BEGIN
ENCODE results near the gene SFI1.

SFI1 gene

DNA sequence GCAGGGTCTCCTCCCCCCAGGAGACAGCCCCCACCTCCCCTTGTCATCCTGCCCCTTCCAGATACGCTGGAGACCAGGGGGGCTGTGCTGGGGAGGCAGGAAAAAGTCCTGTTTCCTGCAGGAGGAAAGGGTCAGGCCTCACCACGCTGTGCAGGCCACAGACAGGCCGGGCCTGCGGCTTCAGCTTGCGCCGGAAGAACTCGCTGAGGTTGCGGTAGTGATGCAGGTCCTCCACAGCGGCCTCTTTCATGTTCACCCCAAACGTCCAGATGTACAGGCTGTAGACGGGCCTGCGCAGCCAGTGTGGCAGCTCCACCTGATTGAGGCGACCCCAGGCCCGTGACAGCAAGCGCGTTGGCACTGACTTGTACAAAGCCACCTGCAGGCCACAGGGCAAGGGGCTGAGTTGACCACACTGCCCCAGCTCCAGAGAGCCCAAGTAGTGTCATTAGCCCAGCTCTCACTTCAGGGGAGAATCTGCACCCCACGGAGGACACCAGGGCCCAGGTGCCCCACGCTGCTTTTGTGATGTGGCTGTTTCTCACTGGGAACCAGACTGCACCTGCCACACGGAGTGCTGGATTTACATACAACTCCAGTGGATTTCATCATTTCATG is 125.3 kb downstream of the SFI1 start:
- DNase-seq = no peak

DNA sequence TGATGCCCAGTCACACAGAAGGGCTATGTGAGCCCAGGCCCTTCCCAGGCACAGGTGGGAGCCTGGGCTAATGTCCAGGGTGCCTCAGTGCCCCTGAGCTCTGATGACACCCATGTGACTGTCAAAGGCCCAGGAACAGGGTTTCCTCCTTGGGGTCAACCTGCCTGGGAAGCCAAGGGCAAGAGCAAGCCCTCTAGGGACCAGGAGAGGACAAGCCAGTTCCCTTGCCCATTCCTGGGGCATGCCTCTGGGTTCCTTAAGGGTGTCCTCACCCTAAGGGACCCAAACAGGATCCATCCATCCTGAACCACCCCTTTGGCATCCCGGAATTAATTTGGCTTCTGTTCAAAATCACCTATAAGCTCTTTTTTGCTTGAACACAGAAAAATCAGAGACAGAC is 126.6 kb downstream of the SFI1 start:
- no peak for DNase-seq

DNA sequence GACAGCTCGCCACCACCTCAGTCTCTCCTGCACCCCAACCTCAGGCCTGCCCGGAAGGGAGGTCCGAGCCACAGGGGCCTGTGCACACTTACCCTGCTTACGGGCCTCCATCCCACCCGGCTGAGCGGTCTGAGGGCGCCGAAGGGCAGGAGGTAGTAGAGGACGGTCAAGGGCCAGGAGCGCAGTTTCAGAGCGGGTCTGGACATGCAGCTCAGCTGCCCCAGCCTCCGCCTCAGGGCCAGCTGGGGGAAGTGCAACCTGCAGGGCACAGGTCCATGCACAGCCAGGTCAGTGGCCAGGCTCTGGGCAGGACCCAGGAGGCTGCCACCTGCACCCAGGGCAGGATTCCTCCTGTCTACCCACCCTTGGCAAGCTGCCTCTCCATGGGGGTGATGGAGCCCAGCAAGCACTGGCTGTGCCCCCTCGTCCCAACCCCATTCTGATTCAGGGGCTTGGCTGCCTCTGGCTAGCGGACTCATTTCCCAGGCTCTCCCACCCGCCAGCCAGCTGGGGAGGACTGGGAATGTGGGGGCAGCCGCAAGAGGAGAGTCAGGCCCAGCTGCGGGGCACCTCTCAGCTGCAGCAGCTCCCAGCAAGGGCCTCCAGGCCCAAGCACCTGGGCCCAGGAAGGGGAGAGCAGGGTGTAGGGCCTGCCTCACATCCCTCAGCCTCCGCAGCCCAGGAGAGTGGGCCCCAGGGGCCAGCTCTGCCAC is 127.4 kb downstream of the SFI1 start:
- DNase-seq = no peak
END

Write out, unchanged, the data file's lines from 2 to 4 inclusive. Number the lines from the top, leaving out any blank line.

SFI1 gene

DNA sequence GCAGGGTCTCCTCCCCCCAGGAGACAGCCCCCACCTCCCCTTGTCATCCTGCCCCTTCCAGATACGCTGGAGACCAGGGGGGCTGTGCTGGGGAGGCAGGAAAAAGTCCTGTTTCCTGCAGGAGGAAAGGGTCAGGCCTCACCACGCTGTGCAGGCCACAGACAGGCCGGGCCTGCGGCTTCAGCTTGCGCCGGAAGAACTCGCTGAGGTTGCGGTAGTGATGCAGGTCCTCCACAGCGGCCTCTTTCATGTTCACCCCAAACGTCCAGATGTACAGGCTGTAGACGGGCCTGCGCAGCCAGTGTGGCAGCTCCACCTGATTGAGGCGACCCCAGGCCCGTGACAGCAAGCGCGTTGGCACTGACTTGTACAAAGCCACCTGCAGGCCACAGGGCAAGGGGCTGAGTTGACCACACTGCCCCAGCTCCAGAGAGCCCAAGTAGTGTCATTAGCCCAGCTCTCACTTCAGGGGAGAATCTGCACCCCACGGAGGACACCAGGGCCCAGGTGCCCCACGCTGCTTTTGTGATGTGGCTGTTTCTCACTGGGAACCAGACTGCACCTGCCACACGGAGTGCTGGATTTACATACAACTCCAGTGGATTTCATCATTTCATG is 125.3 kb downstream of the SFI1 start:
- DNase-seq = no peak